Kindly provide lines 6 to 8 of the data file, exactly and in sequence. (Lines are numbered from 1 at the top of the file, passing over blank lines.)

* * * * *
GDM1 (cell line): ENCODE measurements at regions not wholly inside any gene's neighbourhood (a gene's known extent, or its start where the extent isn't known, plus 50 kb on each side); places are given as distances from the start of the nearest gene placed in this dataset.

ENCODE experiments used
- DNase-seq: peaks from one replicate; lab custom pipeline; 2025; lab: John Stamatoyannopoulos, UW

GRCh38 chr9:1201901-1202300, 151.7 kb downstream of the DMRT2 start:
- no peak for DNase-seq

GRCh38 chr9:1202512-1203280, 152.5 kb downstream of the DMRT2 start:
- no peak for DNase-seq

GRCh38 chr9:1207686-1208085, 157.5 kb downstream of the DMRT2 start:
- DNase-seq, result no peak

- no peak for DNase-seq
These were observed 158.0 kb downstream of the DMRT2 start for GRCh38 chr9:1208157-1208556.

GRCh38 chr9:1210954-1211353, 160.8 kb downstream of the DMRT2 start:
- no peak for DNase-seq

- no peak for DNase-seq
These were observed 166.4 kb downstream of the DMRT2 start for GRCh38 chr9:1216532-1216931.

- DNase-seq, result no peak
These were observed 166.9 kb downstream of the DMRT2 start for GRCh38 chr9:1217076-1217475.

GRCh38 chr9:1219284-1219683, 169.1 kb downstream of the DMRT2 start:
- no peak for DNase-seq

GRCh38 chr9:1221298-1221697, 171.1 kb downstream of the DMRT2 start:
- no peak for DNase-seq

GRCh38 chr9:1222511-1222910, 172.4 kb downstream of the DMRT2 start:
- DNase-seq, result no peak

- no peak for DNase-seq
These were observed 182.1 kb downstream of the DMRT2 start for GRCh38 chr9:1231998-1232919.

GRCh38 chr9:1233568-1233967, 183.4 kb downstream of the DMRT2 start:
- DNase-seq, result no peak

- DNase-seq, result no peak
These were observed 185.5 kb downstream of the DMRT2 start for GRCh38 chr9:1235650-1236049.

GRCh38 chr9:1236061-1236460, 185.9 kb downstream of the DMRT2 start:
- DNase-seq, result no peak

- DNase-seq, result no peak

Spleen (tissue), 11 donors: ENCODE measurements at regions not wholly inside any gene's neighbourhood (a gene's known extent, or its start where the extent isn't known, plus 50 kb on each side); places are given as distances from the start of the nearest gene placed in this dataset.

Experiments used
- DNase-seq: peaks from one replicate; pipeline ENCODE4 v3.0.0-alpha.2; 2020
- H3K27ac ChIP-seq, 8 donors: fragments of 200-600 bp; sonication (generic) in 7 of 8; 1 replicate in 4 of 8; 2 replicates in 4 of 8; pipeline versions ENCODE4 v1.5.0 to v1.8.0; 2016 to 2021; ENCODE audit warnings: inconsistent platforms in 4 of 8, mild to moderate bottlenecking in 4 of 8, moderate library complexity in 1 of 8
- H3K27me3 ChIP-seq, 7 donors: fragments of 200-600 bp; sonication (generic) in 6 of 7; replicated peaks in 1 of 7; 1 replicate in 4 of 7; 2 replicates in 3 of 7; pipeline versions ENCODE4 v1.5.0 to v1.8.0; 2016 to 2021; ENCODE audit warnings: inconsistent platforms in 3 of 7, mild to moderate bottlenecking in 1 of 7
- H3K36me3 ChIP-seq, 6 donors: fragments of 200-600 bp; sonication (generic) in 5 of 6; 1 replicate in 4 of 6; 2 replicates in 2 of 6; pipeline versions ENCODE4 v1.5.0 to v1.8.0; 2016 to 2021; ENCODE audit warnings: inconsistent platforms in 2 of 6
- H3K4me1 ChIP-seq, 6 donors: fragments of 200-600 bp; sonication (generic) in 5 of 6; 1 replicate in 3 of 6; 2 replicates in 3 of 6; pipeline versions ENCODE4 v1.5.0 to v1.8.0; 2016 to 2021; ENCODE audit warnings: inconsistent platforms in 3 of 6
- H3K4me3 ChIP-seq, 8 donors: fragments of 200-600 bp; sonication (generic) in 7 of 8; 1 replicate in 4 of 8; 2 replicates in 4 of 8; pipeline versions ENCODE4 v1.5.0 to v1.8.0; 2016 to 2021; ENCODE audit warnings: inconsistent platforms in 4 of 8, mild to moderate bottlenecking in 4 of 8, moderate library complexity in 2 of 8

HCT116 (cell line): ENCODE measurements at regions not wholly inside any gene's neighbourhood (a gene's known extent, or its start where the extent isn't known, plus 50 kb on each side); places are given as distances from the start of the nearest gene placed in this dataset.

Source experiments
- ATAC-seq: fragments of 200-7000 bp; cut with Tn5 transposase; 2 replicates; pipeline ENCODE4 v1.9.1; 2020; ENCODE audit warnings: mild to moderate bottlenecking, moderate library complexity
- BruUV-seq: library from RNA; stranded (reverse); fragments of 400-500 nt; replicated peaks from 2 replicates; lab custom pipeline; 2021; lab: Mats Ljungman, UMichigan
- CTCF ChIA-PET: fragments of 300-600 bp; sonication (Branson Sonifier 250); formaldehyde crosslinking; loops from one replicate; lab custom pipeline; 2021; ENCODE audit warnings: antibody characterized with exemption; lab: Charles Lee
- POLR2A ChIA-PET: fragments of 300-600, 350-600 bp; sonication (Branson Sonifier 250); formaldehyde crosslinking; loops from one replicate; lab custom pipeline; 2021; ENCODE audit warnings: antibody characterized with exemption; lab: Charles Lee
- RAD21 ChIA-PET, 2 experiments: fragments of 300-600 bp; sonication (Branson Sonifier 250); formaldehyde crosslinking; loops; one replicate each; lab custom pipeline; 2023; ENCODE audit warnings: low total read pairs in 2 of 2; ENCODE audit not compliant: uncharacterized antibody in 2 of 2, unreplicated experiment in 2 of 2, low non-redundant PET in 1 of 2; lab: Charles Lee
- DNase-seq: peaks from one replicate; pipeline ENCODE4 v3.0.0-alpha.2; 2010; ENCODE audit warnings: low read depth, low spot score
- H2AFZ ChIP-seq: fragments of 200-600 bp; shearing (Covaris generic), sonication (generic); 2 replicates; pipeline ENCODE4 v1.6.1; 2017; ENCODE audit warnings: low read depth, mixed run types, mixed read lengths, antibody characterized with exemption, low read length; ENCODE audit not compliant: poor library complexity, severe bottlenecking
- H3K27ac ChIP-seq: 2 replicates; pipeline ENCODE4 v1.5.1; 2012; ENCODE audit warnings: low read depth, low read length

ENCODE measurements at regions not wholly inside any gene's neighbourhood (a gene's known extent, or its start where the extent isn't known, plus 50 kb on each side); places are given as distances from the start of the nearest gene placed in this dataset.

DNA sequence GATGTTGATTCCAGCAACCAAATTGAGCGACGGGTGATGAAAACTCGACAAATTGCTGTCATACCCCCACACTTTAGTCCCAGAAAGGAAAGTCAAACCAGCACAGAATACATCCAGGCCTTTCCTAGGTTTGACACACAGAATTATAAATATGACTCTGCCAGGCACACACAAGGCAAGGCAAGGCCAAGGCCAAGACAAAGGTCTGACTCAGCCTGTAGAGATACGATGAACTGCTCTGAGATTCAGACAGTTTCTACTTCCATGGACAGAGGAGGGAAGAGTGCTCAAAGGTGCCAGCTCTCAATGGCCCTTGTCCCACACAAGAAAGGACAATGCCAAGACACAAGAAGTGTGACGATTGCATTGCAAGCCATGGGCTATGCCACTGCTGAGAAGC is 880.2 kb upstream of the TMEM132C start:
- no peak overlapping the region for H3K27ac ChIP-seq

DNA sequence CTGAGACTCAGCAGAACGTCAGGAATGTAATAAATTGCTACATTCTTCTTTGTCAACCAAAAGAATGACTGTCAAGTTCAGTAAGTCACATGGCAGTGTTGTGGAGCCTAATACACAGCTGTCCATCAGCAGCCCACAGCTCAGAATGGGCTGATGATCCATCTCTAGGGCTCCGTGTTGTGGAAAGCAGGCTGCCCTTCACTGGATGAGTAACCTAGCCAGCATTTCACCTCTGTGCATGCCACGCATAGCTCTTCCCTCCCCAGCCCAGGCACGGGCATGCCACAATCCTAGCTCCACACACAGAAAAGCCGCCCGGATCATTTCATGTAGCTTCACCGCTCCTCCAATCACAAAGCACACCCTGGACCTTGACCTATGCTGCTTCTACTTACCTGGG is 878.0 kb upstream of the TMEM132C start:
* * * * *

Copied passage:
GRCh38 chr9:1202512-1203280, 152.5 kb downstream of the DMRT2 start:
- no peak for DNase-seq

GRCh38 chr9:1207686-1208085, 157.5 kb downstream of the DMRT2 start: